University of Chicago students who helped start a petition demanding the school address a “culture of racial intolerance” became the targets of a racially-charged threat Tuesday that is now being investigated by federal authorities.
“I was very literally scared to leave my house,” said University of Chicago junior Vincente Perez.
Perez became a victim of the very violence he was trying to prevent when a friend’s Facebook page was hacked and someone posted an explicit threat.
The threat, which the university calls a “hateful and abhorrent attack,” read in part, “Vincente you are next. None of your profiles are safe. This is the beginning of our rape season.”
The post also included profanities and other racial slurs.
Perez believes the threat stems from Halloween night, when he saw students dressed as Mexican stereotypes. Photos were later uploaded to Facebook with people in the costumes in offenses poses, he said.
“The pictures not only involved the individuals in the costumes but also kind of made light of police brutality,” Perez said.
After the incident, a group of students, including Perez, met with the university and started a student and faculty petition calling for training on racial insensitivity and a more diverse faculty.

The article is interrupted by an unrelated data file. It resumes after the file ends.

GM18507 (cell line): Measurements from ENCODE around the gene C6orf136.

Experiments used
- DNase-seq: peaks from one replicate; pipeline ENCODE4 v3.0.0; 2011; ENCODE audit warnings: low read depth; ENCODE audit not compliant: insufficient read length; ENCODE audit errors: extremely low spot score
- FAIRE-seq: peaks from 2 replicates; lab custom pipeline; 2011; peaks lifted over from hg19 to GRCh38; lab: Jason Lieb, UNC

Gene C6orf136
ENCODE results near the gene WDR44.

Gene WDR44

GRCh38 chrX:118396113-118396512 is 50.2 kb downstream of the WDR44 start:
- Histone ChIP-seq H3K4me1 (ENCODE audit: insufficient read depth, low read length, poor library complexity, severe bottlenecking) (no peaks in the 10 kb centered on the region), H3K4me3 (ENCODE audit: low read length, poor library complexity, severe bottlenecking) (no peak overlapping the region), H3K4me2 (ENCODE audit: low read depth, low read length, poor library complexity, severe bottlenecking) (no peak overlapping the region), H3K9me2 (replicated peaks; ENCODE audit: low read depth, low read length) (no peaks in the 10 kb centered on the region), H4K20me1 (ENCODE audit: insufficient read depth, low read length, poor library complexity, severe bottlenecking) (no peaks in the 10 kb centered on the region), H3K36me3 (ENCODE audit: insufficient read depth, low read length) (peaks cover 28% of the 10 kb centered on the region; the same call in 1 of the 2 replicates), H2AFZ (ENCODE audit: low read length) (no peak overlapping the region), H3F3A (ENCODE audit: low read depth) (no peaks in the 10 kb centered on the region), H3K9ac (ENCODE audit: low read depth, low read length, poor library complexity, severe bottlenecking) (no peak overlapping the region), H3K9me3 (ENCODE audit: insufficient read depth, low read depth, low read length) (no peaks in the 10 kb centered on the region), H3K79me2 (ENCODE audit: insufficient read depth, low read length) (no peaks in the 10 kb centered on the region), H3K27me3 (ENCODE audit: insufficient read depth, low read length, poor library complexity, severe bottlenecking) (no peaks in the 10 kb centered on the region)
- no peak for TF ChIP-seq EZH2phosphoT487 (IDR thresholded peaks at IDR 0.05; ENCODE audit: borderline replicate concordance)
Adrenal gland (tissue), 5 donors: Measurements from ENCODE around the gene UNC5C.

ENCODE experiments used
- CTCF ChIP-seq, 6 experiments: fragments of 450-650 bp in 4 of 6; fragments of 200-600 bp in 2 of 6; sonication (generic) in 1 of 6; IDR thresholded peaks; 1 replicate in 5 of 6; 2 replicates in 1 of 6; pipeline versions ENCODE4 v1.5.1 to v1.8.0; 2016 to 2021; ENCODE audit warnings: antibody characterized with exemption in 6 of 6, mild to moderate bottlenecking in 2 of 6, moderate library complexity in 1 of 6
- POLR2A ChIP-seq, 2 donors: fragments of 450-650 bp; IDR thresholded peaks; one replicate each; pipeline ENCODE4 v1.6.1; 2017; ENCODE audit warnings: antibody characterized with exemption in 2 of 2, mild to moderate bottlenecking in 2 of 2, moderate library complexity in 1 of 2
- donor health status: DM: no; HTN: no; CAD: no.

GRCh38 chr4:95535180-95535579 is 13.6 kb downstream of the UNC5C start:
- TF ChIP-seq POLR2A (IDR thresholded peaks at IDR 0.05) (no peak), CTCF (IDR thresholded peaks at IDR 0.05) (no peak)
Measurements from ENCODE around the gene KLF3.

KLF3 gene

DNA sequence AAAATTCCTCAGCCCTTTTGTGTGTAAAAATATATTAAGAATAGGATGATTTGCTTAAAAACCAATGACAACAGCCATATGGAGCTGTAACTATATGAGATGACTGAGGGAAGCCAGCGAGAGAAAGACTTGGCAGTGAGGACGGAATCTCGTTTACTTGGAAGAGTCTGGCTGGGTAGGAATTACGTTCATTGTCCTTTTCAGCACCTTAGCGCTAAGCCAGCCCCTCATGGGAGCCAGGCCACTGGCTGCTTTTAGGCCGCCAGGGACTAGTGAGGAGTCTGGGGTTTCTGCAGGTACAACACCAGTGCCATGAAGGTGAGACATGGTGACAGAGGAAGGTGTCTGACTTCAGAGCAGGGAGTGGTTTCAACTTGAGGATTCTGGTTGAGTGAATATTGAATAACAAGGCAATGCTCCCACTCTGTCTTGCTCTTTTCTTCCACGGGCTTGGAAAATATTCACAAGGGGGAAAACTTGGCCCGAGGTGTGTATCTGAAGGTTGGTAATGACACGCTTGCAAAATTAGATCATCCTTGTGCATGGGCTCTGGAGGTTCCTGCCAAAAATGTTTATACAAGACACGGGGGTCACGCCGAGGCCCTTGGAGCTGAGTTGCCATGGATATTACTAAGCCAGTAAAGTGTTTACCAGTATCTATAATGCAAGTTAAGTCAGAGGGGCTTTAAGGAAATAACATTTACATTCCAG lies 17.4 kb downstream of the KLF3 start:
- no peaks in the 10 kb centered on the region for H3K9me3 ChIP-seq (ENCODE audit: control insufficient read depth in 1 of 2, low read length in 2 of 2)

"I've been here four years and this has happened consistently," said student Jaime Sanchez, Jr., who is among the students calling for action after incidents of racial intolerance.
The university said in a statement the threat is “unacceptable and violates our core values” and noted that an investigation is underway with federal law enforcement agencies and third-party website providers.
“Anonymous and personal attacks that are hateful, threatening, and target people’s identity do not constitute discourse and deserve our strongest condemnation,” the statement read. “We will pursue criminal prosecution, and if the individual is a member of our community we will pursue disciplinary action, up to and including expulsion or termination of employment. Getting answers to these questions may be difficult, but regardless of the outcome we must engage in active discussion about the impact of these attacks on our campus.”
The school acknowledged the latest incident is just one in a series of others that have left students feeling “targeted, harassed, or threatened on the basis of their identity.”
“Harassment and threats on the basis of identity are completely antithetical to the values of the University and will not be tolerated,” the school. “They are harmful and hurtful both to individuals and to the fabric of our community.”
Perez said the email is a good start, but it "isn't enough."
"We have to see action," he said.